1. The fewer nuclear weapons around, the better, is my motto.

      The Japanese may seem perfectly reasonable right now, but they weren't before, and one never knows what the next generation may do.

    2. Including our next generation.

    3. Not that the Japanese couldn't put a nuclear weapon together in about a week, if they wished.

  5. China is launching a second career group. We were told that would never happen.

    Who is the carrier deterring against China?

    Why don't we sell a carrier to South Korea, one to Japan, one to Australia, one to Viet Nam and one to India?

    1. Thankfully, Pakistan is not on your list.

  6. Japan’s Asahi Shimbun cites a report from the State Oceanic Administration saying that China will complete construction of its first aircraft carrier by 2014, something the government never previously admitted. Constructed primarily at Shanghai, the carrier is supposed to displace between 50,000 and 60,000 tons. And it’s part of an even larger effort by the People’s Liberation Army Navy to “build itself up as a maritime power” during the next decade: a nuclear powered carrier is supposed to be completed by 2020. All of that should be taken with a grain of salt, but navy experts generally consider building a carrier to be well within Chinese capabilities.

    The U.S. military has little visibility into the plans of its Chinese counterparts. Adm. Mike Mullen, the chairman of the Joint Chiefs of Staff, recently urged the creation of a regularized military channel between the two nations to reduce ambiguities. Defense Secretary Robert Gates is heading to China next month for the first in a series of top-level U.S.-Chinese official visits scheduled for 2011.

  7. Your Freudian Slip comes closest to the explanation if you shift it from China to the US:

    The reason for all these systems and expenditures is to maintain our Career Groups.

  8. What with the Russkie in the Med and the Chinaman on the seas, we meed more Freudian Ships.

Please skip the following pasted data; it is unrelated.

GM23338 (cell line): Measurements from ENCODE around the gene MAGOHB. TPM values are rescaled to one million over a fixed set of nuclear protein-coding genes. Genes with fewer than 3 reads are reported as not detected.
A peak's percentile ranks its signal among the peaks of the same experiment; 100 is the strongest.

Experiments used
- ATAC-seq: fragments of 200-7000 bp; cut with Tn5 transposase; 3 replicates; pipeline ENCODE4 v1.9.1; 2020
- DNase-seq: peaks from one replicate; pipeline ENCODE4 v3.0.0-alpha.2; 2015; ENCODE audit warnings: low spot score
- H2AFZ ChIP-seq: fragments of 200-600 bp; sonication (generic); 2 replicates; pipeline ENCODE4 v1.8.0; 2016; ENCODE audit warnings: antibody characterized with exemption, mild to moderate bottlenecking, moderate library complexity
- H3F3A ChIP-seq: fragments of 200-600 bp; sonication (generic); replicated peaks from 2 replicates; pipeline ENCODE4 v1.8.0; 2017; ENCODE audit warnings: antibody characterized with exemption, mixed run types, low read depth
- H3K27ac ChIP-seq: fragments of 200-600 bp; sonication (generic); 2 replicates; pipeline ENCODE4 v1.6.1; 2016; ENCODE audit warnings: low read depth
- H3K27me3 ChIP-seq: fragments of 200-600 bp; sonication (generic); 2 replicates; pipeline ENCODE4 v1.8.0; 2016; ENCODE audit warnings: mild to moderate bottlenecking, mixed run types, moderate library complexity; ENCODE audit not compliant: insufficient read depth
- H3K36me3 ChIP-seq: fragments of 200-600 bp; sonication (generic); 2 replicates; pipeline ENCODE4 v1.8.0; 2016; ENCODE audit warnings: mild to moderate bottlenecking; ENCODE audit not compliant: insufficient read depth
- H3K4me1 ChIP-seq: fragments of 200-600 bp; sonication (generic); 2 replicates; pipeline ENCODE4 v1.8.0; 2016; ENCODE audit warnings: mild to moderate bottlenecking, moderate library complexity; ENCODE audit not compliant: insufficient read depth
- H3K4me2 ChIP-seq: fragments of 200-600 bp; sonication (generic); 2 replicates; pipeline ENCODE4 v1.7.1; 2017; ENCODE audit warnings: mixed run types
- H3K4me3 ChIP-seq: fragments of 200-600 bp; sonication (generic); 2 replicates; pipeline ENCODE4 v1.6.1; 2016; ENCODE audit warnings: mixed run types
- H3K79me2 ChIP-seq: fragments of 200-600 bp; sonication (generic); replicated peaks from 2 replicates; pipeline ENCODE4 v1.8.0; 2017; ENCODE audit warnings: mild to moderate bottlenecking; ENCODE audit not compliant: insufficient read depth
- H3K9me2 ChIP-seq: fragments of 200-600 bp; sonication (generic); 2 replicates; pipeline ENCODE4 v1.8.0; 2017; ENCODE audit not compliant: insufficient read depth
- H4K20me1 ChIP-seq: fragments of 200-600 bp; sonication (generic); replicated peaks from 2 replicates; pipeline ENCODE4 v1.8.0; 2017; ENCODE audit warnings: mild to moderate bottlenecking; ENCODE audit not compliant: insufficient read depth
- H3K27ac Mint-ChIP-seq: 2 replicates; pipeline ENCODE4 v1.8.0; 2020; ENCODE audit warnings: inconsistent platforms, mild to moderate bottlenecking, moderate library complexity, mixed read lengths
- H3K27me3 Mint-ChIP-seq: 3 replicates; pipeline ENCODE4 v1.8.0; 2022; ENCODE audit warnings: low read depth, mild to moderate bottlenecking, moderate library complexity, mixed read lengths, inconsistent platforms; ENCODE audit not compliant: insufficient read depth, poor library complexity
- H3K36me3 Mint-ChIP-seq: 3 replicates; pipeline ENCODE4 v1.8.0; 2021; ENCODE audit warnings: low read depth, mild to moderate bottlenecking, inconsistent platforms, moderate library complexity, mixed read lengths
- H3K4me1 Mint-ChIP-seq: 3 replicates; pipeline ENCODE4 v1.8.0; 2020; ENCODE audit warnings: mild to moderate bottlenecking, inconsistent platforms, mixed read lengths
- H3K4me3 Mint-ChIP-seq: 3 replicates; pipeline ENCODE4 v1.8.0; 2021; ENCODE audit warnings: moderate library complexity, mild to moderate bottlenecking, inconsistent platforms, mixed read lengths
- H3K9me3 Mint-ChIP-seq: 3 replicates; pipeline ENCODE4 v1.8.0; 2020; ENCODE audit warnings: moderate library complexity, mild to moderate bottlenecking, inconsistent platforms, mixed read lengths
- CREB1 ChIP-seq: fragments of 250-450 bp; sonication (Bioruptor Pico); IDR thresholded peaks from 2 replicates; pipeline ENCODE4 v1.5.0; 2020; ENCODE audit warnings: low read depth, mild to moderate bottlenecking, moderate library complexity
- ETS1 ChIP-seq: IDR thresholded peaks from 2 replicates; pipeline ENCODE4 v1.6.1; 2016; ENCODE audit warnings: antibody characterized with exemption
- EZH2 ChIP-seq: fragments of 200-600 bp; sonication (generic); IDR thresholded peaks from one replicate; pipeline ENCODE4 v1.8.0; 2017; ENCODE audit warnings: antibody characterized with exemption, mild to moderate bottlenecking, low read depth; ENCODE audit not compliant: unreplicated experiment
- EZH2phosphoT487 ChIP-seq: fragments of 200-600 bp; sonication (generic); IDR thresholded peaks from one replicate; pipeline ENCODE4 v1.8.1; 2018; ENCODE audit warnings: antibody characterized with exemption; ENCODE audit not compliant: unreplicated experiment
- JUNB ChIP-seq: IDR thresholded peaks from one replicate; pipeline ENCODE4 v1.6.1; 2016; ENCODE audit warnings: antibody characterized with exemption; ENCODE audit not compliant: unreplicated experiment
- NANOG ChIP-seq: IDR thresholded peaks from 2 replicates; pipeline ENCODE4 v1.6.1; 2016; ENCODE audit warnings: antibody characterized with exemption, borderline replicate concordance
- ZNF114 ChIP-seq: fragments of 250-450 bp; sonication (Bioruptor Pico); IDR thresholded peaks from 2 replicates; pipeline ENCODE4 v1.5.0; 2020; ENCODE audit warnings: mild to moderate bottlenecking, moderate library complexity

9. With the world in such a mess, I'm going on an "Eat When You're Hungry Hunger Strike", like they do at Yale.

    The brutal “hunger strike” by Yale graduate students

    These students need to be careful. While hunger strikes have been used in the past by many people seeking to draw attention to their cause and gain some leverage, the effects on the human body can be brutal. Live Science reports that prolonged periods without food can result in severe neurological problems, including cognitive impairment, vision loss and lack of motor skills.

    Oh, wait… The Yale students have found a way around these problems. This is a hunger strike where you get to eat if you get too hungry. (Fox News)

    As it turns out, the hunger strike might not put anyone’s health in peril. According to a pamphlet posted on Twitter by a former Yale student, the hunger strike is “symbolic” and protesters can leave and get food when they can no longer go on.

    So this “hunger strike” is actually a group of people taking up space on the sidewalk when they’re not running out to Burger King for a Whopper. Well played, ladies and gentlemen. But perhaps they won’t have to travel as far for a bite next time. It turns out that the College Republicans decided to set up a tent next to theirs and serve up a barbecue.